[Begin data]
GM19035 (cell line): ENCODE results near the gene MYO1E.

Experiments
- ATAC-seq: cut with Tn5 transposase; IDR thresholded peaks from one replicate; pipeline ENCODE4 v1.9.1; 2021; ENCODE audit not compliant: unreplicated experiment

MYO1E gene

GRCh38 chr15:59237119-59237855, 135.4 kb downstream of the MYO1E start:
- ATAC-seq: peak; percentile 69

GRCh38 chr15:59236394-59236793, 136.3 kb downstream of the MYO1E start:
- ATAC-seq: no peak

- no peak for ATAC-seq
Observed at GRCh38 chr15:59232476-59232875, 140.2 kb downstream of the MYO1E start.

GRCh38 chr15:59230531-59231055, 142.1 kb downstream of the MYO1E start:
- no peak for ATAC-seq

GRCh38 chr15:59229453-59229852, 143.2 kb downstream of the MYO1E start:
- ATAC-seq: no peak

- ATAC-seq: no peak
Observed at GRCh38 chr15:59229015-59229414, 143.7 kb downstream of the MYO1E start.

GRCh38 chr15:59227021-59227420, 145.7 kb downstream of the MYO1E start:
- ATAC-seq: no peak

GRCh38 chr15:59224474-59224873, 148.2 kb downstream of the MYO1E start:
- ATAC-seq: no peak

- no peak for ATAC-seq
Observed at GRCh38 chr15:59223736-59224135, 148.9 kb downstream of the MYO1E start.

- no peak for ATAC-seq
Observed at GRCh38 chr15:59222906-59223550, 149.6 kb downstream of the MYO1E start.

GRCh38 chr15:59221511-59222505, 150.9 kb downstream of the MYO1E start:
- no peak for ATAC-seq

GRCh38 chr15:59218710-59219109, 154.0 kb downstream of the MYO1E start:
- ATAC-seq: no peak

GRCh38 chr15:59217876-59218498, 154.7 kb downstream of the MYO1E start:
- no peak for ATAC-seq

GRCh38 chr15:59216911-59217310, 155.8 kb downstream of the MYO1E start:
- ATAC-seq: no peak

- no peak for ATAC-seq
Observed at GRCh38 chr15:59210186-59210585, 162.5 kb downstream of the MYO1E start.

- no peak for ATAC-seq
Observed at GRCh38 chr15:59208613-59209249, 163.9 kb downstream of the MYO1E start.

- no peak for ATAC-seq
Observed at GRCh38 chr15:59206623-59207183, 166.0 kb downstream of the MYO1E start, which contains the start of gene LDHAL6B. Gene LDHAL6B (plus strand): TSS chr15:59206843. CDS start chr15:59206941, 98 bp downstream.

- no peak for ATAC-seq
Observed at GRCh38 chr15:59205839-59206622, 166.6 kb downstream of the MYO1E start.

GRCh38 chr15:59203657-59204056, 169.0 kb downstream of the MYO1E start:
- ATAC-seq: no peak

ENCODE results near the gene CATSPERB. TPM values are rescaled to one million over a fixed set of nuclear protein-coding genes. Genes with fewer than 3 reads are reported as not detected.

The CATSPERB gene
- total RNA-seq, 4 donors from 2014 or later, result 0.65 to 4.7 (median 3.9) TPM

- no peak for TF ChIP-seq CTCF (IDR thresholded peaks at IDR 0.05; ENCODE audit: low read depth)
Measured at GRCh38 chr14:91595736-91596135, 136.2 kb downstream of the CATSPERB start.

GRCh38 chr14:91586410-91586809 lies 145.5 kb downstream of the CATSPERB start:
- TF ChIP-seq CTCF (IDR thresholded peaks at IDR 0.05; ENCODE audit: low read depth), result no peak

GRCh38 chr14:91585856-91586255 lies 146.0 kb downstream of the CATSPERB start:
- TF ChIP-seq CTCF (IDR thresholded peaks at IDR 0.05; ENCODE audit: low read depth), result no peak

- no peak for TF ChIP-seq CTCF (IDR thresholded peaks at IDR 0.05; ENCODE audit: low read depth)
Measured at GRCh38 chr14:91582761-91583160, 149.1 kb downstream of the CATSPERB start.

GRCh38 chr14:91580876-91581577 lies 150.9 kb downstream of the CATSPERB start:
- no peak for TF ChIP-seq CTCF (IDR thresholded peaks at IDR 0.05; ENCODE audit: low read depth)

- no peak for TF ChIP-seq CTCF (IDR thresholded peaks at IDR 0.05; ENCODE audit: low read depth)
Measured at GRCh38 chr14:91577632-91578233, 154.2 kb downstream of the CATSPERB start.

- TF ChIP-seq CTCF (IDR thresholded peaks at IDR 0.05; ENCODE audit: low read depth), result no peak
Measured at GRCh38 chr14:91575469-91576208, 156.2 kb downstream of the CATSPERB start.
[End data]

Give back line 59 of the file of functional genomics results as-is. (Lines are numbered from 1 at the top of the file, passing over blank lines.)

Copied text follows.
Measured at GRCh38 chr14:91575469-91576208, 156.2 kb downstream of the CATSPERB start.